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The Nutritional Benefits of Blue-Green Algae: Spirulina – Invite Health Podcast, Episode 155

The Nutritional Benefits of Blue-Green Algae: Spirulina – Invite Health Podcast, Episode 155

Invite Health Podcast, Episode hosted by Jerry Hickey. Ph

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Blue-Green Algae are extremely primitive microscopic bacteria. They previously were classified as single celled plants which they are very similar to; they perform photosynthesis. Some of them are very healthy as foods, namely Spirulina and Chlorella. Unlike some algae, they are also very safe. In a way they are very, they are like primitive probiotic bacteria. They are also used as supplements and as natural coloring agents in foods.

What is Spirulina?

Throughout history and still today in some parts of the world Spirulina has been used as an important food supplying significant amounts of minerals, including calcium, magnesium, potassium and iron, many B complex vitamins and plenty of protein. In fact Spirulina, once dried out, is 60 to 70% protein. Spirulina grows naturally in oceans and salty lakes in subtropical climates. It grows in microscopic spirals, which tend to stick together, making it easy to harvest. It has an intense blue-green color, but a relatively mild taste. Aside from supplements, the U.S. Food and Drug Administration (FDA) allows manufacturers to use Spirulina as a coloring agent in gum, candy and other packaged foods.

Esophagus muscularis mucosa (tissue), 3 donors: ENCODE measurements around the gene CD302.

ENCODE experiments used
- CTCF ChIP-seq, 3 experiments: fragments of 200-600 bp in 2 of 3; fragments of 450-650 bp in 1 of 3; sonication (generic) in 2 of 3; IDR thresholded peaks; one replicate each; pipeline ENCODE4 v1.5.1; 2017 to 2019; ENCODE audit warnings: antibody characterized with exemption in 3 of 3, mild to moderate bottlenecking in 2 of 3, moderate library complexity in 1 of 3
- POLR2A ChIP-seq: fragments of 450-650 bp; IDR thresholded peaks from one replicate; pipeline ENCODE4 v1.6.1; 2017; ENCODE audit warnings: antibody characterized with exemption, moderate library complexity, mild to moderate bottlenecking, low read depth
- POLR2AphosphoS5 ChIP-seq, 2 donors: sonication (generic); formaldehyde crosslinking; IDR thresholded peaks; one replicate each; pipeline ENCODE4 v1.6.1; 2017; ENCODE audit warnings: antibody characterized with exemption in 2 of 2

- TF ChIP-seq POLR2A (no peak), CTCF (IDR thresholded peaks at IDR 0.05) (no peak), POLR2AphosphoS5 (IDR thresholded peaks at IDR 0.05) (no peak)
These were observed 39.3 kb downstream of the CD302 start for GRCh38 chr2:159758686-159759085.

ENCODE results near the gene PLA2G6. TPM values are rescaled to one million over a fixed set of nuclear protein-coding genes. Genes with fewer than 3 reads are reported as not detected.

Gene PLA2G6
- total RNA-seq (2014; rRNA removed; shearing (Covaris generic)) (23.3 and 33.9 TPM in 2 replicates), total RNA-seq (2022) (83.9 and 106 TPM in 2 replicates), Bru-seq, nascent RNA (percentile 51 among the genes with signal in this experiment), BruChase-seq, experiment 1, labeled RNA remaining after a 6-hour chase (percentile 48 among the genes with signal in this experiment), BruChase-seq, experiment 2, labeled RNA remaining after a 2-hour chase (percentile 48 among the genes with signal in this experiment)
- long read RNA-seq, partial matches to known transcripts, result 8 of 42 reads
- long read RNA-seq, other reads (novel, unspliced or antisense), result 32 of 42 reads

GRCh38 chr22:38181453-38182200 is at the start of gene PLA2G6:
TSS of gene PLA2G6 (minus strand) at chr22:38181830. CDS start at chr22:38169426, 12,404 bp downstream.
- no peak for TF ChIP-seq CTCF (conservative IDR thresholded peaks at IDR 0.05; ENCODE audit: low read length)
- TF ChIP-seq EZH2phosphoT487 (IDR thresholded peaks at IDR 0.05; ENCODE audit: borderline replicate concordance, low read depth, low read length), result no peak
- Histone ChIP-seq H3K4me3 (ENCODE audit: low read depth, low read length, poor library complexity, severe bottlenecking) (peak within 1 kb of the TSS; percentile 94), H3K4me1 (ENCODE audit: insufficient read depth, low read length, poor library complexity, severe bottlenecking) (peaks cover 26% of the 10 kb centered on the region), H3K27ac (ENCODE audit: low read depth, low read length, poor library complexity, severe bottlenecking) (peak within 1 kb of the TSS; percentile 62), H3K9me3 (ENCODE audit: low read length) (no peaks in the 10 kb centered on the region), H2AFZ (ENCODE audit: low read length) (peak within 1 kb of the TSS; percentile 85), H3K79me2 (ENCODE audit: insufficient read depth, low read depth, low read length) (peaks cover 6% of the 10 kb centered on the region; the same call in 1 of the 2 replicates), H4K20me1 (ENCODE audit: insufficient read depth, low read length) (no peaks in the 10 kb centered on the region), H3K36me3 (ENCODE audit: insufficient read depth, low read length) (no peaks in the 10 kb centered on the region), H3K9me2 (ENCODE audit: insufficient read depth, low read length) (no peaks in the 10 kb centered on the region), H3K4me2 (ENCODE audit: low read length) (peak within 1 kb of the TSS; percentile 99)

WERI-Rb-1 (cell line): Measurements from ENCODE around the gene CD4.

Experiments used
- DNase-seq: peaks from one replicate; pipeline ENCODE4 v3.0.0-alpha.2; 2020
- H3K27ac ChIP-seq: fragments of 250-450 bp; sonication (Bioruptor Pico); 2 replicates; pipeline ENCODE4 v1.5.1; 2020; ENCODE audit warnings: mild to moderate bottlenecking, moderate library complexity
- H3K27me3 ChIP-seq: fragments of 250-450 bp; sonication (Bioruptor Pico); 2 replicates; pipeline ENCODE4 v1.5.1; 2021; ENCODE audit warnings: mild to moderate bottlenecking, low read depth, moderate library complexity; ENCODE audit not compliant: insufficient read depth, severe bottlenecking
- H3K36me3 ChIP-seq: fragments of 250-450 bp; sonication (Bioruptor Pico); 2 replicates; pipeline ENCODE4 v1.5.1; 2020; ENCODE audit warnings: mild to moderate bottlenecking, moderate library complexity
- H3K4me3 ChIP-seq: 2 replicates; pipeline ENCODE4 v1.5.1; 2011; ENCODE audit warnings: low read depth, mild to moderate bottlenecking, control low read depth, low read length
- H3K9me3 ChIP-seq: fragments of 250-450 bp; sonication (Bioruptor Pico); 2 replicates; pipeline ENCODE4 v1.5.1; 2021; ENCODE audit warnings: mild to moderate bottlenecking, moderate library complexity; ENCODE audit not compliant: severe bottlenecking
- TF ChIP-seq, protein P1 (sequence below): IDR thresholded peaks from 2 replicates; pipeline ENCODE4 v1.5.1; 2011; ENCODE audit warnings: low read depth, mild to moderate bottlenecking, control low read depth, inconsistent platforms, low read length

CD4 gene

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Spirulina and its cousin Chlorella are so nutritious and so easy to grow that NASA is considering growing blue-green algae on board spaceships as a food for astronauts on their long voyage to Mars.

Historically the Aztecs harvested Spirulina from Lake Texcoco in central Mexico, the Aztecs built the city of Tenochtitlan, which was located on an island within the lake.  This lake is pretty much gone; during rains it would flood early Mexico City. The Spanish residents controlled flooding which mostly drained this lake and today most of it is the site of Mexico City. Today, it is harvested from Lake Chad in Africa and is a major source of nutrition for the surrounding population, who make it into dry cakes. Lake Chad is an important source of fresh water to 30 million people in 4 different countries surrounding the lake and many regions consume Spirulina throughout their life. Some anthropologists point to a low incidence of viral infections in these populations likely due to the effects of consuming Spirulina from early childhood.

Why Spirulina is a wholesome addition to the diet

Given its high nutritional profile, scientists examining malnutrition have shown an interest in Spirulina. Several studies have looked at the effects of its supplementation among malnourished populations, including anemic pregnant women and children in developing countries with high poverty rates, according to a 2017 review published in the Journal of International Medical Research.†